Home Health How Does LASIK Differ From Other Vision Correction Surgeries?
How Does LASIK Differ From Other Vision Correction Surgeries?

How Does LASIK Differ From Other Vision Correction Surgeries?


There are billions of people in the U.S. who must wear aids for their vision. This can include either glasses or contacts, both of which can cost a lot of money. You either have to pay to get replacements when they are defective or pay to get a new batch or model routinely because your prescription changes. However, there is another option for those people who want clear vision, but don’t want to have to keep shelling out money, LASIK eye surgery.

What is LASIK?

LASIK eye surgery is a form of refractive surgery that’s used to correct the vision in patients who have poor eyesight. It can be used to fix several different vision problems, like nearsightedness, farsightedness, and astigmatism. LASIK is an excellent alternative to having to wear glasses or contacts because usually one surgery is enough to get the job done and restore 20/25 vision or better in the patient.

How Does it Work?

To understand the difference between LASIK and other vision correction surgeries, we need to understand what happens during the process. The cornea in your eye is basically a thin sort of film that helps to refract light as it enters. If your cornea is healthy and has a good shape, the light gets bent correctly and hits the inside of the eye in the right place. If not, then the light bounces and causes your vision to get blurry.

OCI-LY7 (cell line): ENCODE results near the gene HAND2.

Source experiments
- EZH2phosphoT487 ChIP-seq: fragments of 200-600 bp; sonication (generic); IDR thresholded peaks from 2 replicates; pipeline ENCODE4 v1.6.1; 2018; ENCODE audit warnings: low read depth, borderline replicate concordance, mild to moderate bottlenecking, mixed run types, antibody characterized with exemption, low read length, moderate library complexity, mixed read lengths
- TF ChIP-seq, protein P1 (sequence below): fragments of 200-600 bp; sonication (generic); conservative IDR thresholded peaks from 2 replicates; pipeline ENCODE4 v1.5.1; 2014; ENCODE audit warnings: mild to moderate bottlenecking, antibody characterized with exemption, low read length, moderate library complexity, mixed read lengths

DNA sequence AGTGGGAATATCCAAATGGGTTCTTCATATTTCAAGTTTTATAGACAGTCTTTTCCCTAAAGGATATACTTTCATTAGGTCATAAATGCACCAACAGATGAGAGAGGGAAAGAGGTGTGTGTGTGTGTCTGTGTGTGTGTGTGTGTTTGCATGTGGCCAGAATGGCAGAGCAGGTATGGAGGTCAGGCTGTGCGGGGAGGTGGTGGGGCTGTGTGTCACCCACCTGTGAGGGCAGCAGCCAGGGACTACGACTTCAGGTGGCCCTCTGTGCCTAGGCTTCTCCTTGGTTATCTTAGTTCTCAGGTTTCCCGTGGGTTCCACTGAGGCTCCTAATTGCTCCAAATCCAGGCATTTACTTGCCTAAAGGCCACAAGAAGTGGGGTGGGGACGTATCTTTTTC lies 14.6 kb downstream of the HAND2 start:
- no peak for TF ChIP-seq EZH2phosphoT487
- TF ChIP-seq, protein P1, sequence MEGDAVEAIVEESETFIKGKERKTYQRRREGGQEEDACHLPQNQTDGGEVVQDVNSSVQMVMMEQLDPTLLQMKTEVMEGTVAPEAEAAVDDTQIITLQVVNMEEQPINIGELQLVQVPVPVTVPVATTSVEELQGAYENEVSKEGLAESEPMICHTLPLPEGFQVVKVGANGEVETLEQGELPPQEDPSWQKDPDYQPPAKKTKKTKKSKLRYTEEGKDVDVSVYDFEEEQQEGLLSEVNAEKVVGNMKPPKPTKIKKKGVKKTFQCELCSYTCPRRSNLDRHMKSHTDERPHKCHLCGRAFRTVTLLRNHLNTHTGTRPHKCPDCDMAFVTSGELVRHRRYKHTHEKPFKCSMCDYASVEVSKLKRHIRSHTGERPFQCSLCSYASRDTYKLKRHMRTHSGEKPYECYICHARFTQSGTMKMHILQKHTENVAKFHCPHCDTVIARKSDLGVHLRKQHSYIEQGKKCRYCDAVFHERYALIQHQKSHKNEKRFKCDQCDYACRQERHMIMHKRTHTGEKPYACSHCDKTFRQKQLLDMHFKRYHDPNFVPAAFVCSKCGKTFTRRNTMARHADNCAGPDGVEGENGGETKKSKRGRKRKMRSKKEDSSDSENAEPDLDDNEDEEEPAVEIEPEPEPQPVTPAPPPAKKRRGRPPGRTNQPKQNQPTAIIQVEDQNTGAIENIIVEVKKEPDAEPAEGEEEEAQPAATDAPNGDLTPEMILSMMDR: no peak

LASIK surgery is used to correct this corneal light refraction process. The surgeon uses a very precise laser to target the cornea, create a flap in it, then help reshape it, so it’s better designed for light refraction. If everything goes well, the patient feels no pain, and the process is completed within a few minutes for each eye.

Other Vision Correction Surgeries

Aside from LASIK and laser eye surgery, there are other options for eye surgery that may be better suited for you. There is the PRK procedure, otherwise known as photorefractive kerectomy. In this surgery, the process is similar, except there’s no incision made on the patient’s cornea. This process is a good option for those patients who don’t qualify for LASIK because of their dry eyes or other health conditions. It is also recommended for military personnel because there is no incision made in the cornea.

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